Countless firms across America have begun to fire workers after two years of generally robust labor force growth. Firms had largely been reluctant to fire workers despite weaker-than-expected economic momentum in the first half of 2022 due to the difficulty of finding qualified workers, as the pandemic led to a decline in the labor force.
However, as economic momentum has continued to struggle in many industries, companies have begun accelerating their layoff announcements.
The worst is unfortunately yet to come as we head into 2023. The reason: The Federal Reserve wants to engineer a labor market slowdown to prevent wage inflation from further accelerating. If the Fed fails, we will see higher core services inflation, delaying its mandate of returning inflation back down to 2%.
The Fed Is Forecasting Significant Layoffs and a Recession in 2023
Very large companies like Amazon (NASDAQ:AMZN) and Salesforce (NYSE:CRM) have announced layoffs in recent weeks after aggressive hiring following the pandemic. More layoffs are expected to come over the course of 2023. According to data tracker layoffs.fyi, tech companies collectively laid off 154,336 workers last year and have already announced over 25,000 layoffs in 2023.
Typically, the Federal Reserve would act in this situation to prevent a fall in employment. But the issue this time is that despite some recent softness, the U.S. labor market remains too resilient. Amidst persistently high inflation, the Fed’s hands are tied.
More confirmation of a very robust labor market was observed earlier in January with the release of the December jobs report, which showed the unemployment rate down to 3.5%. Job growth came in at 223,000 for the month, well above the 100,000 level that Fed Chair Jerome Powell has said he would like to see to show that the labor market is slowing. Wage growth remains robust, companies are reluctant to lose employees given the still-tight labor market, and those that lose jobs continue to have an easy time finding new employment (even in technology).
The Federal Reserve’s Summary of Economic Projections released in December showed that the Fed wants to see the unemployment rate rise from the 3.5% level at the end of 2022 to the 4.6% level at the end of 2023. With the size of the U.S. labor force close to 159 million people, a 1.1% increase in the unemployment rate means the Fed is looking to put nearly 1.75 million Americans out of work.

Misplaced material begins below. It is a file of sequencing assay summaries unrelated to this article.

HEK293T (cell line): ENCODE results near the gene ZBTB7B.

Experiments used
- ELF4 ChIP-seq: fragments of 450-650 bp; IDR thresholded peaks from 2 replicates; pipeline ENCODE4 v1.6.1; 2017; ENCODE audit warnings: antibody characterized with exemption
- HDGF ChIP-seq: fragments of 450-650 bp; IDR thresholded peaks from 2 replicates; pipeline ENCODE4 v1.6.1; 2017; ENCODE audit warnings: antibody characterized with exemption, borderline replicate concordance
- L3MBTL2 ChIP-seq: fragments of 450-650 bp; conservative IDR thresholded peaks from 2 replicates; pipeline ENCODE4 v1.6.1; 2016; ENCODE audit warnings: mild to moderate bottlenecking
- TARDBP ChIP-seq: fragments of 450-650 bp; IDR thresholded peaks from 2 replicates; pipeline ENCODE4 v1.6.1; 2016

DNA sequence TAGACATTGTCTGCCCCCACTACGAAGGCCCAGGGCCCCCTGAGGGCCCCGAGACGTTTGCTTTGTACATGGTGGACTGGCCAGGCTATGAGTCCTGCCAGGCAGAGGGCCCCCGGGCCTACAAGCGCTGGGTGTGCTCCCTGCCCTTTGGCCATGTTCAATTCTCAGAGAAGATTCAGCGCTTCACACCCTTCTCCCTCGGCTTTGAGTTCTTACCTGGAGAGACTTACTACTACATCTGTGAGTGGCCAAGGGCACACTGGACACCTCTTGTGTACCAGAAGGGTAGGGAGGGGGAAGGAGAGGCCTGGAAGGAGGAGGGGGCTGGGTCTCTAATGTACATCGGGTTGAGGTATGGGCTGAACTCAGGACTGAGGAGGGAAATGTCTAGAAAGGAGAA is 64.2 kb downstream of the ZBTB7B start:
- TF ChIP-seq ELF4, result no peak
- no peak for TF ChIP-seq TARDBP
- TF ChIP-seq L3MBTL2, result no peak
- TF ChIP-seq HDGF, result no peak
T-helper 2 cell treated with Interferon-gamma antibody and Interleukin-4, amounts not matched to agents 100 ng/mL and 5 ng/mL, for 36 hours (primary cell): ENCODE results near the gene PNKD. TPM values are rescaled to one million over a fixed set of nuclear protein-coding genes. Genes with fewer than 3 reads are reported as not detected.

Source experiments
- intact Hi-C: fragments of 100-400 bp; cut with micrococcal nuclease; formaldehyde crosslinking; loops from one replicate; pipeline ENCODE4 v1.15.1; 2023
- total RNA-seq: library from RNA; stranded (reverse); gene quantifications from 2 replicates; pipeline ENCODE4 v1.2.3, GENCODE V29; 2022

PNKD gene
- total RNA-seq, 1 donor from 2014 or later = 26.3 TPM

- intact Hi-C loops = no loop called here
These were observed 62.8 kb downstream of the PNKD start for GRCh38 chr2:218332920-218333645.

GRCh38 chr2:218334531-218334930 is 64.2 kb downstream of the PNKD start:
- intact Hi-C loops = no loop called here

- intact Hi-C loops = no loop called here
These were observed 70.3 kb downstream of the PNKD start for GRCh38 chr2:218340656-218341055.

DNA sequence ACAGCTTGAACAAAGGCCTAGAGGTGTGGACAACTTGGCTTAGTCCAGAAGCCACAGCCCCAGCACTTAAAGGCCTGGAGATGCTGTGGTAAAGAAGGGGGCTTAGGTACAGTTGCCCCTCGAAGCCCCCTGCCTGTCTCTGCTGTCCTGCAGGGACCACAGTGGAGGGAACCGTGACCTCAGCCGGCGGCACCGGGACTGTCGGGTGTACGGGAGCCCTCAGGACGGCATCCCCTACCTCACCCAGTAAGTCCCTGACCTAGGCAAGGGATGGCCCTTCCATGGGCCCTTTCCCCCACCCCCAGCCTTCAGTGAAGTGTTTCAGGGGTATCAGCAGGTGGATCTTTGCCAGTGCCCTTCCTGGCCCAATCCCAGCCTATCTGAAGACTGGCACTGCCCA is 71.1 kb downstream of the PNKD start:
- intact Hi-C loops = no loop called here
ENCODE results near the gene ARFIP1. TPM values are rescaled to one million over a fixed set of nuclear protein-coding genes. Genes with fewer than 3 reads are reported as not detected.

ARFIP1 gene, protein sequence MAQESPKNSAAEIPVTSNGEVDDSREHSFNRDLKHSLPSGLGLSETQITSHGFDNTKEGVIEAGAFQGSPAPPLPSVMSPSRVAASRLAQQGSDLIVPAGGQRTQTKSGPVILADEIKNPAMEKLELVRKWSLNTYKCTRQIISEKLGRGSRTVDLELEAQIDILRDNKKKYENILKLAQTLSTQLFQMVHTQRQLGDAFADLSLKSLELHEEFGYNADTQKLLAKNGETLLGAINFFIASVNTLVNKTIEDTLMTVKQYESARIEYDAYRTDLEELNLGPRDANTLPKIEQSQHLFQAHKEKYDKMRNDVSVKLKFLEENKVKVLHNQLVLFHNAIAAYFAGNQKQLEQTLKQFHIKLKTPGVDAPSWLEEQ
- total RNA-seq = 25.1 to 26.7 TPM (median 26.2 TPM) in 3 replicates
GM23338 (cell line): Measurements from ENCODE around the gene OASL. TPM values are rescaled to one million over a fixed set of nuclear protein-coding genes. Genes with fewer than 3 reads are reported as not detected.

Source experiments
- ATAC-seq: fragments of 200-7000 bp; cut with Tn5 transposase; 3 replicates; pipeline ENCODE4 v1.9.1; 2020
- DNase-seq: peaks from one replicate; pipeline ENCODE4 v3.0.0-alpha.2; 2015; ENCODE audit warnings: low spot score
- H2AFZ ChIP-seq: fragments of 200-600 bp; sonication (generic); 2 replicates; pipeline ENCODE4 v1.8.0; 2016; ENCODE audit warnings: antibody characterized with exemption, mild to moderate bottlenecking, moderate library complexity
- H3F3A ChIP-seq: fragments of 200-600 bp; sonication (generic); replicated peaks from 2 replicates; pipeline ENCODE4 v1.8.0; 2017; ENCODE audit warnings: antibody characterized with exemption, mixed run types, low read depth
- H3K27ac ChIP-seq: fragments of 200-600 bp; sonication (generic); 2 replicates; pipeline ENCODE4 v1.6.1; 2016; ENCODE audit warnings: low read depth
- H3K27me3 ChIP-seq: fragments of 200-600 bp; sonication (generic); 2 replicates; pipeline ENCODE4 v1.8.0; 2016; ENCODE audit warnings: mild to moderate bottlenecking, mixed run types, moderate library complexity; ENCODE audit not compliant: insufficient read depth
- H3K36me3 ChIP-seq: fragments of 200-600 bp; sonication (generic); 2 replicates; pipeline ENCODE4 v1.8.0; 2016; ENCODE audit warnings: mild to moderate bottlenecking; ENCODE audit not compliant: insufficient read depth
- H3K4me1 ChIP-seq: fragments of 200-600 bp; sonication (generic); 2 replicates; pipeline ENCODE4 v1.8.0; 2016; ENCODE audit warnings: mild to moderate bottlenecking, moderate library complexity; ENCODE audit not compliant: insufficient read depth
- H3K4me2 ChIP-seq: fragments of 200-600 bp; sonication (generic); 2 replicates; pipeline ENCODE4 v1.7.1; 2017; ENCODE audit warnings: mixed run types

The reason why is based on the belief that in order to drive core inflation down to its mandated 2% target, the Fed needs to slow wage growth. In order to slow down wage growth, it needs to put more workers out of work, bringing down the inflationary pressures associated with wage gains.
To accomplish this, according to the Fed’s own “Sahm Rule,” which states that when the 3-month average unemployment rate rises by 0.5% above the low of the prior 12 months, the economy is in recession or is about to be.
So, by forecasting the 1.1% rise in unemployment rate in 2023, the Fed by its own admission is seeking to cause a recession.
Incoming Job Cuts Are Bad News for Stocks
The Fed is going to keep monetary policy tight for an extended period to achieve its desired goal. While it cannot directly get companies to fire workers, raising the cost of capital and slowing down economic growth momentum is going to bring about this desire outcome. As discussed above, companies have already been heeding the Fed’s advice, with many engaging in layoffs to end 2022 and to start 2023.
These trends are going to continue all year, particularly in industries most impacted by the Fed’s tightening agenda.
So, what does this mean for investors? If the Federal Reserve is contracting liquidity and forcing a recession to slow down inflation, this is not a great environment for risk taking. Buyer, beware.
On the date of publication, Craig Shapiro did not have (either directly or indirectly) any positions in the securities mentioned in this article. The opinions expressed in this article are those of the writer, subject to the InvestorPlace.com Publishing Guidelines.